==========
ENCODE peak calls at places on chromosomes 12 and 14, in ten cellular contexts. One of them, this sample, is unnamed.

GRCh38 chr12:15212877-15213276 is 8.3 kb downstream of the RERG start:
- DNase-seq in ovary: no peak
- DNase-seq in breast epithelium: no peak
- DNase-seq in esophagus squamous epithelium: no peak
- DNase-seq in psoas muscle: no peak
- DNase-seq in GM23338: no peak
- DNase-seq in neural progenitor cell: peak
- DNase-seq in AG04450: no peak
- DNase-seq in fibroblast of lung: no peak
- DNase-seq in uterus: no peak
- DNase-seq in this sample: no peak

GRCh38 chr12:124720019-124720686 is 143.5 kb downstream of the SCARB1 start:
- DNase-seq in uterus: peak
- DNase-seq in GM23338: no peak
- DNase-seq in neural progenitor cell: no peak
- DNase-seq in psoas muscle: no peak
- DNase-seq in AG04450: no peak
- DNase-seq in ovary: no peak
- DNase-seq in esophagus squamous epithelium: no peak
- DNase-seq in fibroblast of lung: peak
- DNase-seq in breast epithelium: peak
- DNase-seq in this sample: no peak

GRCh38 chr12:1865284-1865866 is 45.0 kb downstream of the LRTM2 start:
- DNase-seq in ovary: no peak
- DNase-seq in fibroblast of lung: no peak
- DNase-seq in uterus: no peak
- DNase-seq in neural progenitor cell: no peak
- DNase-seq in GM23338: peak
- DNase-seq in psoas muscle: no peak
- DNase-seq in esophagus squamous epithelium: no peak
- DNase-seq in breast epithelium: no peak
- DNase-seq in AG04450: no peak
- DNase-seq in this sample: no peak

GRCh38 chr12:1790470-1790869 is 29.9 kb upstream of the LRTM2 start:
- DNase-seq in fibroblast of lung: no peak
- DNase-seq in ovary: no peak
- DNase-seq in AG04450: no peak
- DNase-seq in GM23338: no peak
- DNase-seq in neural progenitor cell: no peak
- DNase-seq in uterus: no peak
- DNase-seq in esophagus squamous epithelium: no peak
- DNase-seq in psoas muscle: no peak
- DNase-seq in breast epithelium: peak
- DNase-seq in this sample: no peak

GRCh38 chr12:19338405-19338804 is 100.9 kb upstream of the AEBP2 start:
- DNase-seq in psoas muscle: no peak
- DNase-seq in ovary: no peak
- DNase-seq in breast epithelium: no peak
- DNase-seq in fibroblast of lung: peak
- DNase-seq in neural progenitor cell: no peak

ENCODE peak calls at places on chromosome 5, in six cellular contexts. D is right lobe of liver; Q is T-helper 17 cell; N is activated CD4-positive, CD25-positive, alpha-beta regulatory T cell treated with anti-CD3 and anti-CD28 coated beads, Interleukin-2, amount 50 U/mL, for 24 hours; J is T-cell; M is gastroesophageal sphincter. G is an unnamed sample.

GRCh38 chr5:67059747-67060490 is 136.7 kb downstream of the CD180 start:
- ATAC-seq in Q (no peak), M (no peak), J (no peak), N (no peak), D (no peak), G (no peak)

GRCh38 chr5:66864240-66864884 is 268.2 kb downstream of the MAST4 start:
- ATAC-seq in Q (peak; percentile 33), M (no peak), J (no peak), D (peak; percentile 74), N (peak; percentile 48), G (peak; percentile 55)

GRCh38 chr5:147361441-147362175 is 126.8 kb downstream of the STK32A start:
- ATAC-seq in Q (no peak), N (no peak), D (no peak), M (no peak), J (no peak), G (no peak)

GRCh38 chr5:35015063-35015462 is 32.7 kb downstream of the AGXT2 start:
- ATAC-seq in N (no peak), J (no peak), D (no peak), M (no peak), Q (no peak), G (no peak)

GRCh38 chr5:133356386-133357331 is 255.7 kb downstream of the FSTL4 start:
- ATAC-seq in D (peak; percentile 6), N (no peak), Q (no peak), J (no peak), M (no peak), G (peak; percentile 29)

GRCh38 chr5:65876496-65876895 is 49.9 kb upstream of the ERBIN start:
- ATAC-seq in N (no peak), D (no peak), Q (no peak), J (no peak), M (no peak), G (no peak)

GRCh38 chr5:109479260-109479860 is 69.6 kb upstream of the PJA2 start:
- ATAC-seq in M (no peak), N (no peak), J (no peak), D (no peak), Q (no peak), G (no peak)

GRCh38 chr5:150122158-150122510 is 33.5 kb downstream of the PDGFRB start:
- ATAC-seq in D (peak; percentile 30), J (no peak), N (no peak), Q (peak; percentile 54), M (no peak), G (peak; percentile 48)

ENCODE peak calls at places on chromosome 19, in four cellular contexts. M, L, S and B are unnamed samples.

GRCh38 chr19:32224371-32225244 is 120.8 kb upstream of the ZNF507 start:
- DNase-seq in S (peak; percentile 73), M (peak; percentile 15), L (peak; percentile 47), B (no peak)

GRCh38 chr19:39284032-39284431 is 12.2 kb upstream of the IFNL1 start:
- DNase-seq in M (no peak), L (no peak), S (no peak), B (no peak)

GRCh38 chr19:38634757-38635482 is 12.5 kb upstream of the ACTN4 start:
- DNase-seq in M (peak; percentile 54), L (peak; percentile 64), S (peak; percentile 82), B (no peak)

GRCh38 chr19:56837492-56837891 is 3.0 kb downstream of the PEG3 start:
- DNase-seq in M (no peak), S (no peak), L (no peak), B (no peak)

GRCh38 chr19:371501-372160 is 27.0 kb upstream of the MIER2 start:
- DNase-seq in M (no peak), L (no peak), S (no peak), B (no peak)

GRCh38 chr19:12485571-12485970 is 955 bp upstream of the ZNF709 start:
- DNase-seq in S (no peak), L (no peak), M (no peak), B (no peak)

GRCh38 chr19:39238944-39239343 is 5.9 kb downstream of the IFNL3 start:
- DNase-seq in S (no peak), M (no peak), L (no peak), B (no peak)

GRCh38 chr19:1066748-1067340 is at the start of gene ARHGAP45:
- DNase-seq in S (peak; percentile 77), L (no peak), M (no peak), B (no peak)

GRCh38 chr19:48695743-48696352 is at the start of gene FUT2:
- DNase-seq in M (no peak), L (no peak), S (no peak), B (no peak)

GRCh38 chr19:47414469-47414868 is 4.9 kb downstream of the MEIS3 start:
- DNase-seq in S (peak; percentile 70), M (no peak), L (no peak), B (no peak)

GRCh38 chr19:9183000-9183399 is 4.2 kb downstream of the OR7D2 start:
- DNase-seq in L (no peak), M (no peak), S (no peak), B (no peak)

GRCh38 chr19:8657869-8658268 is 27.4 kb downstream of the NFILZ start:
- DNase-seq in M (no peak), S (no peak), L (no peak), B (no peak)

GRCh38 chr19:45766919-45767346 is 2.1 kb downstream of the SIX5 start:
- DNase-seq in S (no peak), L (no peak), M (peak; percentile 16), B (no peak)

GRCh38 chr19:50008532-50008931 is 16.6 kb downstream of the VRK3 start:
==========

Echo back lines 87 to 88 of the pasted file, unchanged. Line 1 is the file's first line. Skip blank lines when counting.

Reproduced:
- DNase-seq in M (no peak), L (no peak), S (no peak), B (no peak)

GRCh38 chr19:47414469-47414868 is 4.9 kb downstream of the MEIS3 start: